Feminist Motherhood & Disney Princesses

After having two sons and ultimately deciding we were done having children, I never imagined I would be the mother of a little girl.

Fast forward a couple of years and here I am. We have a daughter who will be two-years-old at the end of April, and I have started the internal battle over Disney princesses.

A couple of years ago I came across a series of hysterical YouTube videos giving sarcastic and hysterical advice from each Disney princess. From Belle and her abusive Beast, to mute Ariel and Prince Eric who doesn’t care about her lack of voice, to Snow White and the men she lives with. The videos truly showcase how the princesses can completely be viewed as horrible role models for young girls. Which I agree with.

I don’t think any of our daughters should be looking at cartoons as role models, I think they should be looking at cartoons for play and entertainment. We should save the job of role model for actual real women, like the mothers and grandmothers in their lives, or modern-day innovators or politicians.

Our daughters should know from the start that these cartoons are nothing more than fictional stories, just like fairy tale books and fantasy play. We aren’t teaching our boys that they can really grow up to be a dragon slayer or knight in shining armor, so why are we going to teach our girls they can grow up to be a princess?

Which is where, as a strong feminist, I have embraced Disney princesses in my house. We watch the movies, collect the new Little People line, and, of course, have invested in goodies like Addison’s pull out princess couch. I loved the princess classics while I was growing up; I still do. I could sit and watch the movies with my daughter for hours on end, and not even notice all the horrible messages the movies may set because I am looking at the fantasy of the story, I’m not critiquing undertones I am sure the makers never considered decades ago.

Am I expecting all feminist mothers out there to jump on the Disney princess bandwagon? Of course not, and I am almost positive I will get flack for my parenting choices when it comes to my love for Disney. But whatever! You only live once and I loved these classics as a child, and I want to be able to share that love with my daughter. She is completely obsessed with everything blue, fire trucks, and Cinderella. My daughter is a little girl. So I’m going to let her play with what she enjoys and she can reach her own opinion on stuff like the Disney princesses!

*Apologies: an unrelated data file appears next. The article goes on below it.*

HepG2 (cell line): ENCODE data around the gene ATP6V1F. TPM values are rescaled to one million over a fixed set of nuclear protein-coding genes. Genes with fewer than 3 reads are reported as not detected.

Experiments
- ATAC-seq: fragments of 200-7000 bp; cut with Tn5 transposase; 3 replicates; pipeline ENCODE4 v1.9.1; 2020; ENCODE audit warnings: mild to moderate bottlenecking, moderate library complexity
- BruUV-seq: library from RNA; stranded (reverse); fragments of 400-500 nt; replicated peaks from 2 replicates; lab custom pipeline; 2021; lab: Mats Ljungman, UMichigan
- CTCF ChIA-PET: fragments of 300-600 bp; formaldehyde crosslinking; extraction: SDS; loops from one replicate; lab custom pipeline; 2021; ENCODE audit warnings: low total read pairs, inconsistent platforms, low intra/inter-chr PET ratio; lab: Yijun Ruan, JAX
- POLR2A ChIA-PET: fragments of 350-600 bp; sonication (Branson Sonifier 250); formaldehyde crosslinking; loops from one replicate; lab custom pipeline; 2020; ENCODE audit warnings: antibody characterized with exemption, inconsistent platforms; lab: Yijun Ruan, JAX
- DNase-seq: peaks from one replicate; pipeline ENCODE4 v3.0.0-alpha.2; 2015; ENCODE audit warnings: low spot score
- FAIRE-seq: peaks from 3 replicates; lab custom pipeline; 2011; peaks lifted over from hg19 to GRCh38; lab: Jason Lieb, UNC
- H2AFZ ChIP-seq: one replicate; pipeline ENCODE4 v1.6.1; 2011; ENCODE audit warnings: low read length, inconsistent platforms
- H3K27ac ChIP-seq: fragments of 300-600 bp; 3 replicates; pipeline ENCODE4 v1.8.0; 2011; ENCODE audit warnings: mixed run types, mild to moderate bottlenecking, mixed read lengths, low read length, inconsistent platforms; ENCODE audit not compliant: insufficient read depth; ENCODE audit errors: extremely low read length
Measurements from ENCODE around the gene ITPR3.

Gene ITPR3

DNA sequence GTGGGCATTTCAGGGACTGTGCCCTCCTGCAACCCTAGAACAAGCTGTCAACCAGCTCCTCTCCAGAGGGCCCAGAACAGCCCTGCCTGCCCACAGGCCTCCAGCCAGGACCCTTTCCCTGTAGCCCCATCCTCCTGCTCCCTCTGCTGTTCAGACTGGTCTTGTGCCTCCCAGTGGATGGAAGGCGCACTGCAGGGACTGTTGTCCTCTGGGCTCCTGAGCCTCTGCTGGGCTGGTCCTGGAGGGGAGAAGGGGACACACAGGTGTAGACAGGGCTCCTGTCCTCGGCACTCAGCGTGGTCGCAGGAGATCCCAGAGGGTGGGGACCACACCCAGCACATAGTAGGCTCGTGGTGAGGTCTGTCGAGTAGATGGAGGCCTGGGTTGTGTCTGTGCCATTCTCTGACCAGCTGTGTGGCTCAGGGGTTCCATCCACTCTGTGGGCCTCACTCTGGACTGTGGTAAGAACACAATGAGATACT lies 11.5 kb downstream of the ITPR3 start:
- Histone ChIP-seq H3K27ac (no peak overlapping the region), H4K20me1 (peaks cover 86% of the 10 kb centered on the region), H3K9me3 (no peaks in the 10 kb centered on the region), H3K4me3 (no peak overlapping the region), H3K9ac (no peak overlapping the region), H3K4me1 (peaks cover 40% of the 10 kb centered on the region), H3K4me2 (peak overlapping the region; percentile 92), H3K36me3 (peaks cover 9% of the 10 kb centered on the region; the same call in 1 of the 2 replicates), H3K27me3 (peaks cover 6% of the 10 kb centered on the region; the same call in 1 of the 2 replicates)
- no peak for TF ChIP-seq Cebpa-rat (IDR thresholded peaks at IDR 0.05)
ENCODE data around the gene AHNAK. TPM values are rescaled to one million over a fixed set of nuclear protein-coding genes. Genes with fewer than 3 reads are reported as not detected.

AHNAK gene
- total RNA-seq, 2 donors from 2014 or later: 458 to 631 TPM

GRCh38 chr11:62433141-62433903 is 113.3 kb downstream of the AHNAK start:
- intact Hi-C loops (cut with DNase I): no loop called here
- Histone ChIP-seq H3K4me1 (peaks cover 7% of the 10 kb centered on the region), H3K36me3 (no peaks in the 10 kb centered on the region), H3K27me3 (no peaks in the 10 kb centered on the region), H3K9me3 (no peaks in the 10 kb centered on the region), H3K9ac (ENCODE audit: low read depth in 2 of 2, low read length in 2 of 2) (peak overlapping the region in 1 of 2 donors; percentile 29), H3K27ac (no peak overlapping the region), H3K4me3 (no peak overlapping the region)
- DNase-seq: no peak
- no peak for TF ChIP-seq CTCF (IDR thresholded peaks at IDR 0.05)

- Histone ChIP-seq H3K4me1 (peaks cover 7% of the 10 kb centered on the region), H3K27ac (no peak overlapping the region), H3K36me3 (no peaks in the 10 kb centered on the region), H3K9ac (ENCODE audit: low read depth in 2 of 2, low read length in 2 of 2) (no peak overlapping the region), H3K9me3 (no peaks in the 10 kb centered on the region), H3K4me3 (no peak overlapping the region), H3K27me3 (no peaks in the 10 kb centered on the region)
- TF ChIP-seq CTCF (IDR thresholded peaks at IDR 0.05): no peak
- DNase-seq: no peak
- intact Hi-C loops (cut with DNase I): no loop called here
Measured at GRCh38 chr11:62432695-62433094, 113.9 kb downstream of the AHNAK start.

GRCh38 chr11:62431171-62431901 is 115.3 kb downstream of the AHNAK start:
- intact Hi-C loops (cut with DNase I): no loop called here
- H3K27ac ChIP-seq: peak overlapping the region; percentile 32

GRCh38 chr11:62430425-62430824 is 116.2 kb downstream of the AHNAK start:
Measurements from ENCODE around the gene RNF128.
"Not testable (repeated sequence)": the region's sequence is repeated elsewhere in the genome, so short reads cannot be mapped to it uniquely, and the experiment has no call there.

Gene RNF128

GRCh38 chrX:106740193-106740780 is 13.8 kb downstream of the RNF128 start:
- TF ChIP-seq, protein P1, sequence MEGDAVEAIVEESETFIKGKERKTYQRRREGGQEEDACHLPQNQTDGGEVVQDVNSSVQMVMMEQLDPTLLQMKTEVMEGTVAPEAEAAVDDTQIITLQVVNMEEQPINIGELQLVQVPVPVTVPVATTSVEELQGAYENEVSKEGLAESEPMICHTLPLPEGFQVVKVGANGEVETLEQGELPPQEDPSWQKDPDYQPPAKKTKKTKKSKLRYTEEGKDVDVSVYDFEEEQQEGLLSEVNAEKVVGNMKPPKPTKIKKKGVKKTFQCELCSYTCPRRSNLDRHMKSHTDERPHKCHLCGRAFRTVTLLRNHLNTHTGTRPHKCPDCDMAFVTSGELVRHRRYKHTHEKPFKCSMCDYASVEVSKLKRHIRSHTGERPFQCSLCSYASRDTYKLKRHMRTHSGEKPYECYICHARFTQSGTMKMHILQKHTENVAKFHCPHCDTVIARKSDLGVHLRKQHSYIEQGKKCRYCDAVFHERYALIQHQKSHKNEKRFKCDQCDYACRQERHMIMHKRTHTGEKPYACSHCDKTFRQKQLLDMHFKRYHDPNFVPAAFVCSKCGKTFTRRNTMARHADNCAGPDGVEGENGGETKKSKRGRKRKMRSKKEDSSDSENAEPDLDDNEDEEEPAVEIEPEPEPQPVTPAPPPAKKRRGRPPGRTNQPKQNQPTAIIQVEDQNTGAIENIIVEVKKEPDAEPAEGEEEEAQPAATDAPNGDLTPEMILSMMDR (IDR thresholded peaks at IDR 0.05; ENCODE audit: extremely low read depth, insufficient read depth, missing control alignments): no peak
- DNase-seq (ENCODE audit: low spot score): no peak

• Yep. Yep. Yep. We’re a full princess house and I consider myself a pretty serious feminist.

  • Jessica

    Fuck #Feminists, how about #Humanists…. that seriously drives me nuts… Just because someone has a vagina doesn’t make them “all entitled”. Having a heartbeat does.

    • @Jessica – I appreciate your comment. I think the vast majority of writers who contribute here on The Broad Side are “humanists” we truly don’t wish to see anyone suffering, no matter their gender. But, sadly we are still seeing a gender gap when it comes to equality. Especially here in America. You can be a feminist, as well as a humanist. A vagina doesn’t make anyone entitled, I think you missed the point of the post.

      • Yes. This is what’s getting me lately. There’s a lot of push from women to stop making it about women, but making it about people.

        Uh, well, the thing is, we aren’t equal and the disparity is pretty subtle and pervasive, so we still need feminism, even if it’s not as obvious as it was twenty years ago.

  • I think if she wants a princess, give her a princess. But I would also say if your son wanted a princess, give him a princess. I didn’t want my child to have toy guns, so he made them out of cardboard. I’m not saying I would buy him a gun, but I think children have to experiment with things. Great piece, Danielle.

  • Emilie M

    A friend once said that she hates that she has to feel ashamed of liking things that are stereotypically feminine if she wants to be considered a feminist. I love this piece. I love pink and tiaras and fairy tales. This doesn’t mean that I am a vapid girl who can be controlled. My little girl loves pink and wearing skirts. She also loves dinosaurs and rocket ships.

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